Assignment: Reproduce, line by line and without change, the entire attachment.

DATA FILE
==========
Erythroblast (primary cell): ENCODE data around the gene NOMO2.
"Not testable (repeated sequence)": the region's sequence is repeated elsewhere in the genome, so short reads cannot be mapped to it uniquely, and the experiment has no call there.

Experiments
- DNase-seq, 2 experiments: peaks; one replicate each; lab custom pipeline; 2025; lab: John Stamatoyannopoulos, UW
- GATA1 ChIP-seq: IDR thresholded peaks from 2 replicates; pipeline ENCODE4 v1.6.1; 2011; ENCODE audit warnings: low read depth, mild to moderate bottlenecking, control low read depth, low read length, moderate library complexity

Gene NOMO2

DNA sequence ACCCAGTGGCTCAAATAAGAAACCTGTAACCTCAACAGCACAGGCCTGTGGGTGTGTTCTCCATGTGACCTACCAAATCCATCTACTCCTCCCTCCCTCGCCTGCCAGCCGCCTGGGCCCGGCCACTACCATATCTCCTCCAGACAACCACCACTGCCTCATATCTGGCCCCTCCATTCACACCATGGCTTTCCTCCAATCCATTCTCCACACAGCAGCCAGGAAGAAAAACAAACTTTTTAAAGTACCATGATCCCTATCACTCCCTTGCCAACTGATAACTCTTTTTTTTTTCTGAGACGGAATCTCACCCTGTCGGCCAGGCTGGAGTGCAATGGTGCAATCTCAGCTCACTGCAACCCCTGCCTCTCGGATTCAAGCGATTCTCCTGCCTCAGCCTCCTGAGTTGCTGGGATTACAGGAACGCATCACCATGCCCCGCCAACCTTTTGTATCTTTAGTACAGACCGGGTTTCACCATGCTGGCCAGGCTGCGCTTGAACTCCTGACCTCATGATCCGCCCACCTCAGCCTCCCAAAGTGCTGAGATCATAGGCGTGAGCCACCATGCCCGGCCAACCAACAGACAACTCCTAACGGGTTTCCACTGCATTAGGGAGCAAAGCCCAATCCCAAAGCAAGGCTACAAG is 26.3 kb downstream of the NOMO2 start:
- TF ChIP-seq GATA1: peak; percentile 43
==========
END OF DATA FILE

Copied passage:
Erythroblast (primary cell): ENCODE data around the gene NOMO2.
"Not testable (repeated sequence)": the region's sequence is repeated elsewhere in the genome, so short reads cannot be mapped to it uniquely, and the experiment has no call there.

Experiments
- DNase-seq, 2 experiments: peaks; one replicate each; lab custom pipeline; 2025; lab: John Stamatoyannopoulos, UW
- GATA1 ChIP-seq: IDR thresholded peaks from 2 replicates; pipeline ENCODE4 v1.6.1; 2011; ENCODE audit warnings: low read depth, mild to moderate bottlenecking, control low read depth, low read length, moderate library complexity

Gene NOMO2

DNA sequence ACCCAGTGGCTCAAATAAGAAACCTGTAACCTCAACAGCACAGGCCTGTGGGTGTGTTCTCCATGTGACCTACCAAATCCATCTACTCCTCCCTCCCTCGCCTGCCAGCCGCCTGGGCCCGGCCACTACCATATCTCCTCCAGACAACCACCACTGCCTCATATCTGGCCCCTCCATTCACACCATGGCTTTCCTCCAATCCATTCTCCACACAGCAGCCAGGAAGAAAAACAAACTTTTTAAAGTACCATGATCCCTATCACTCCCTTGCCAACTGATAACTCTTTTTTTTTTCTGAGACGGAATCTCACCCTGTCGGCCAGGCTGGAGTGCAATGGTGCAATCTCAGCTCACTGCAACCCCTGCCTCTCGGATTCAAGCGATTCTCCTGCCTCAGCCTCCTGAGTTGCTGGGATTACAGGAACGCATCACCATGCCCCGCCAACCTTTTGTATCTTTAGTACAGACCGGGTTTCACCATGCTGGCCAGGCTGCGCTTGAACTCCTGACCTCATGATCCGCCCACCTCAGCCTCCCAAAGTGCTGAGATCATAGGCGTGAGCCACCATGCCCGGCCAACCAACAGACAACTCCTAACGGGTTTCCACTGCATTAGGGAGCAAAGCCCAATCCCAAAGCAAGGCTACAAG is 26.3 kb downstream of the NOMO2 start:
- TF ChIP-seq GATA1: peak; percentile 43